Costa Rica to northern Argentina east of the Andes. Costa Rica: lowland wet forest, especially on Atlantic side.
My collections of this species have mostly been individuals captured on tree trunks and low vegetation. The workers are very fast and difficult to capture. I observed one nest in a recently felled Virola tree at La Selva Biological Station. It was in and under an epiphyte mat, extending into small chambers in the bark. I have collected alate queens twice, one on the northern slope of Volcan Barba, at 500m elevation (at the El Ceibo station, near the crossing of the Rio Peje) on 14 July 1986, and another in the Pe–as Blancas Valley on 27 April 1987. I collected a dealate queen that was a nocturnal forager, running with a nymph of Tingidae in its mandibles.
In Costa Rica, I have seen collections from Hitoy Cerere Biological Reserve, La Selva Biological Station, Braulio Carrillo National Park and vicinity to 600m, the Penas Blancas Valley east of Monteverde, Guacimal on the Pacific slope below Monteverde, and Carara Biological Reserve.
Platythyrea pilosula and punctata form part of the punctata complex, of which Brown (1975) wrote:
[The species of the punctata complex] are both very close and highly variable, so that species limits are anything but clear. In fact, it is possible that most or all of these forms are variants, in part geographically distributed, of a single species that should bear the prior name P. pilosula. In this work, I have adopted a more conservative course, provisionally recognizing 5 species in the complex even though no one of them can be cleanly separated from all of the other 4.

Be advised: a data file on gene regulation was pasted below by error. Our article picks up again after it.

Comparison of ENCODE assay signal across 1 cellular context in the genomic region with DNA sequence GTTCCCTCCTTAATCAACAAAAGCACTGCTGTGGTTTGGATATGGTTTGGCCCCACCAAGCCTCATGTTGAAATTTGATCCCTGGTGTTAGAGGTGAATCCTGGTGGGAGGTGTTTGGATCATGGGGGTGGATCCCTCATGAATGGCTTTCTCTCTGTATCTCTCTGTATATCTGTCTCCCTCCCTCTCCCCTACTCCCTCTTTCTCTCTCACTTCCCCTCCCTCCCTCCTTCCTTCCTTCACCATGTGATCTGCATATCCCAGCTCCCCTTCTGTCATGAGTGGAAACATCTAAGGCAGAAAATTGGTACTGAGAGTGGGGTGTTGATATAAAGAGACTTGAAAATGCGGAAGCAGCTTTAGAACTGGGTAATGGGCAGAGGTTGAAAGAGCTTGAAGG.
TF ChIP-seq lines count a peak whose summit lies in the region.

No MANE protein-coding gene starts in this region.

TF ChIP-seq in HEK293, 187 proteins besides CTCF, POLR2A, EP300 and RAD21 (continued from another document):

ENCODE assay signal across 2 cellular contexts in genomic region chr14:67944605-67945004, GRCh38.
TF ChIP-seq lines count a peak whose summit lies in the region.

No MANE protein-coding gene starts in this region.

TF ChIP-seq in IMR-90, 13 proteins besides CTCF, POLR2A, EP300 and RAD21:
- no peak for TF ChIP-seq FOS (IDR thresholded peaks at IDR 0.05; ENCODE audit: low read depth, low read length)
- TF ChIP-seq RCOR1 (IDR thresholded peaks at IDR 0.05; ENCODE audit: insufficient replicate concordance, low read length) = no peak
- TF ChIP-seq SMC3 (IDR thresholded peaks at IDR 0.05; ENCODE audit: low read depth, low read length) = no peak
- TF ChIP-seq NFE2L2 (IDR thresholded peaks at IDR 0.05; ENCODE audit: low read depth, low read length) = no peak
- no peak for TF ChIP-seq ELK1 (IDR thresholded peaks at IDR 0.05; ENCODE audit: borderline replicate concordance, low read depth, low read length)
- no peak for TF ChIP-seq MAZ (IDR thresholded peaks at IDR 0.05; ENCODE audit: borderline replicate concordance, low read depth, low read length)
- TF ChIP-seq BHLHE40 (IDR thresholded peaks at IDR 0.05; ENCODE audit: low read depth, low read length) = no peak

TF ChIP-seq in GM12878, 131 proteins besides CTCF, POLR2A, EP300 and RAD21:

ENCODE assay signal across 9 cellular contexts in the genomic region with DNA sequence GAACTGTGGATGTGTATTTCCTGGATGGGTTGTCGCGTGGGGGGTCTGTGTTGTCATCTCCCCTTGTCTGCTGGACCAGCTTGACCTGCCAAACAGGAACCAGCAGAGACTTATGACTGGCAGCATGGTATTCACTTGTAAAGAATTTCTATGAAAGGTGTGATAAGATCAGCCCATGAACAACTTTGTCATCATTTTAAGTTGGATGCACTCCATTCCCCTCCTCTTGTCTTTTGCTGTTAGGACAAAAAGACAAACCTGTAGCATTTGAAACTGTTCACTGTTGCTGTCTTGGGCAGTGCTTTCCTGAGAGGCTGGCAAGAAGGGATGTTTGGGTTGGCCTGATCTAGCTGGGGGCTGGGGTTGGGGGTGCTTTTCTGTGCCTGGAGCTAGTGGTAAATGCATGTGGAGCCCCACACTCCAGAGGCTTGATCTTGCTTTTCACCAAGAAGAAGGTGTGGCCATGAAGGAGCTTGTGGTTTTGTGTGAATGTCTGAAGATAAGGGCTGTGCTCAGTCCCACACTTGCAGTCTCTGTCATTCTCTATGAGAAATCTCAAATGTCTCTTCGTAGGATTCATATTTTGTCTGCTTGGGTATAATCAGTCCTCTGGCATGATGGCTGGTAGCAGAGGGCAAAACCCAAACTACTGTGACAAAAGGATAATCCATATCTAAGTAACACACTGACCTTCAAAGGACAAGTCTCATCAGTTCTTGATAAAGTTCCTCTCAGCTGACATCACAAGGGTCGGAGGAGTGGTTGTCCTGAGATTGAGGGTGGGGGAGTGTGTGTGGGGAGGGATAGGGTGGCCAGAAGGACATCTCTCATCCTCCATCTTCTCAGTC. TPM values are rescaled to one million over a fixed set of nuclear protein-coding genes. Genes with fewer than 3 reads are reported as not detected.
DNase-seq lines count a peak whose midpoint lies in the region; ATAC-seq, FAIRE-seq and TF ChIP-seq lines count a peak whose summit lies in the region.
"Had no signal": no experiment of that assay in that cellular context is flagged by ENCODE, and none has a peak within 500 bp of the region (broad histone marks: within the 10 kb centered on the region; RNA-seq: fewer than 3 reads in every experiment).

One of the species he recognized was P. sinuata (Roger 1860), which differed from pilosula by having a curved sulcus at the base of the mandible. Most Costa Rican material I have seen has the sulcus, but a few lack it, and there is a high degree of variation. The mandibular sulcus varies from strongly marked to weakly marked to absent. One specimen has the sulcus on one mandible and lacks it on the other. Thus I now treat sinuata as a junior synonym of pilosula.
Brown, W. L., Jr. 1975. Contributions toward a reclassification of the Formicidae. V. Ponerinae, tribes Platythyreini, Cerapachyini, Cylindromyrmecini, Acanthostichini, and Aenictogitini. Search, Agriculture, Cornell University 5:1-116.
Roger, J. 1860. Die Ponera-artigen Ameisen. Berl. Entomol. Z. 4:278-312.
Smith, F. 1858. Catalogue of hymenopterous insects in the collection of the British Museum. Part VI. Formicidae. London: British Museum, 216 pp.
Found most commonly in these habitats: 13 times found in montane wet forest, 3 times found in wet forest, 2 times found in Sura, 2 times found in lowland rainforest, 2 times found in mature wet forest, 1 times found in rainforest, 1 times found in rainforest edge, 1 times found in SAT, 1 times found in second growth rain forest, 1 times found in SSA, ...
Collected most commonly using these methods or in the following microhabitats: 15 times Fogging, 7 times Malaise, 6 times search, 6 times flight intercept trap, 2 times Sweeping, 2 times Winkler, 2 times miniWinkler, 1 times Blacklight, 1 times Mini Winkler
Elevations: collected from 20 - 800 meters, 236 meters average